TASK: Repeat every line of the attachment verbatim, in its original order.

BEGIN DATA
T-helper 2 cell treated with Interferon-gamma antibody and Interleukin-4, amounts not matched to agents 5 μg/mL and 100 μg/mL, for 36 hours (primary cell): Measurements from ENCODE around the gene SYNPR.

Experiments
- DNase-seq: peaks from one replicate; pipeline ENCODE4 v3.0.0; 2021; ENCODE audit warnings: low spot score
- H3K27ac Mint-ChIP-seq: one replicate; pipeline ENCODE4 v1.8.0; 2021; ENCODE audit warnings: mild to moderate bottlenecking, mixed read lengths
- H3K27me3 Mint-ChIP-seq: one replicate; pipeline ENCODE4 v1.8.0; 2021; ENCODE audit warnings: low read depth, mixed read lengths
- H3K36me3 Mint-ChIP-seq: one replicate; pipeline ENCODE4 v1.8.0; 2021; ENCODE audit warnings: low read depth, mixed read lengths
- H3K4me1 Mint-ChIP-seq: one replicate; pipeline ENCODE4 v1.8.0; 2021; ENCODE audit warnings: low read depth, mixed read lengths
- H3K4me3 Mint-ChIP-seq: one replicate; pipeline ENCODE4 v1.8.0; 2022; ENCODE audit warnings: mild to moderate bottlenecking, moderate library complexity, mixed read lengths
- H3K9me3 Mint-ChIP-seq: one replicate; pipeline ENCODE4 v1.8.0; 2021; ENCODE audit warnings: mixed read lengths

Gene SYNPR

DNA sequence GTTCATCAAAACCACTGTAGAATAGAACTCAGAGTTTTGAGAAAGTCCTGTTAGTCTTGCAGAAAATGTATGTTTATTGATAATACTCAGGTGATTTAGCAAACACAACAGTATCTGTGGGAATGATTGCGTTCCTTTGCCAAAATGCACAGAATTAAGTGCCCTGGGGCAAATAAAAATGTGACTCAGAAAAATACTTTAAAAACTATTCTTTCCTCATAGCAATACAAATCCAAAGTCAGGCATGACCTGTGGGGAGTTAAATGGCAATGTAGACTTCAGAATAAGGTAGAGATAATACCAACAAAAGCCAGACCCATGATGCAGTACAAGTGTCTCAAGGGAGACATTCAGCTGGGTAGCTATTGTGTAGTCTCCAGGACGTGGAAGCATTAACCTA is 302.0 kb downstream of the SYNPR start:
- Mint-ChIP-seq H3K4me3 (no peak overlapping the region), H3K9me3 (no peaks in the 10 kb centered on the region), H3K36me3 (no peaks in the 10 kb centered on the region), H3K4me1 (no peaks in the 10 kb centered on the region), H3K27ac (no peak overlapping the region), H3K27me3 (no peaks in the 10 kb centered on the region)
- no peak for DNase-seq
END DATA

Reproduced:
T-helper 2 cell treated with Interferon-gamma antibody and Interleukin-4, amounts not matched to agents 5 μg/mL and 100 μg/mL, for 36 hours (primary cell): Measurements from ENCODE around the gene SYNPR.

Experiments
- DNase-seq: peaks from one replicate; pipeline ENCODE4 v3.0.0; 2021; ENCODE audit warnings: low spot score
- H3K27ac Mint-ChIP-seq: one replicate; pipeline ENCODE4 v1.8.0; 2021; ENCODE audit warnings: mild to moderate bottlenecking, mixed read lengths
- H3K27me3 Mint-ChIP-seq: one replicate; pipeline ENCODE4 v1.8.0; 2021; ENCODE audit warnings: low read depth, mixed read lengths
- H3K36me3 Mint-ChIP-seq: one replicate; pipeline ENCODE4 v1.8.0; 2021; ENCODE audit warnings: low read depth, mixed read lengths
- H3K4me1 Mint-ChIP-seq: one replicate; pipeline ENCODE4 v1.8.0; 2021; ENCODE audit warnings: low read depth, mixed read lengths
- H3K4me3 Mint-ChIP-seq: one replicate; pipeline ENCODE4 v1.8.0; 2022; ENCODE audit warnings: mild to moderate bottlenecking, moderate library complexity, mixed read lengths
- H3K9me3 Mint-ChIP-seq: one replicate; pipeline ENCODE4 v1.8.0; 2021; ENCODE audit warnings: mixed read lengths

Gene SYNPR

DNA sequence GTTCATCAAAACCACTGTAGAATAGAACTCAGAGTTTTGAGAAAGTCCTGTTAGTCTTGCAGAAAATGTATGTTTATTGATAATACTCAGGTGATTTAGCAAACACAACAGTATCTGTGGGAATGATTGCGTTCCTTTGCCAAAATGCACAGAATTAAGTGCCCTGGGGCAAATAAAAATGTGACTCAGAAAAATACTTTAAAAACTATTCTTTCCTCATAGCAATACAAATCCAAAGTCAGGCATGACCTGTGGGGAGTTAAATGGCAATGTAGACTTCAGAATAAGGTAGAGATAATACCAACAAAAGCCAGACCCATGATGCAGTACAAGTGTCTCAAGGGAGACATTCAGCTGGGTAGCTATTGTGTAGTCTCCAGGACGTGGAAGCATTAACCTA is 302.0 kb downstream of the SYNPR start:
- Mint-ChIP-seq H3K4me3 (no peak overlapping the region), H3K9me3 (no peaks in the 10 kb centered on the region), H3K36me3 (no peaks in the 10 kb centered on the region), H3K4me1 (no peaks in the 10 kb centered on the region), H3K27ac (no peak overlapping the region), H3K27me3 (no peaks in the 10 kb centered on the region)
- no peak for DNase-seq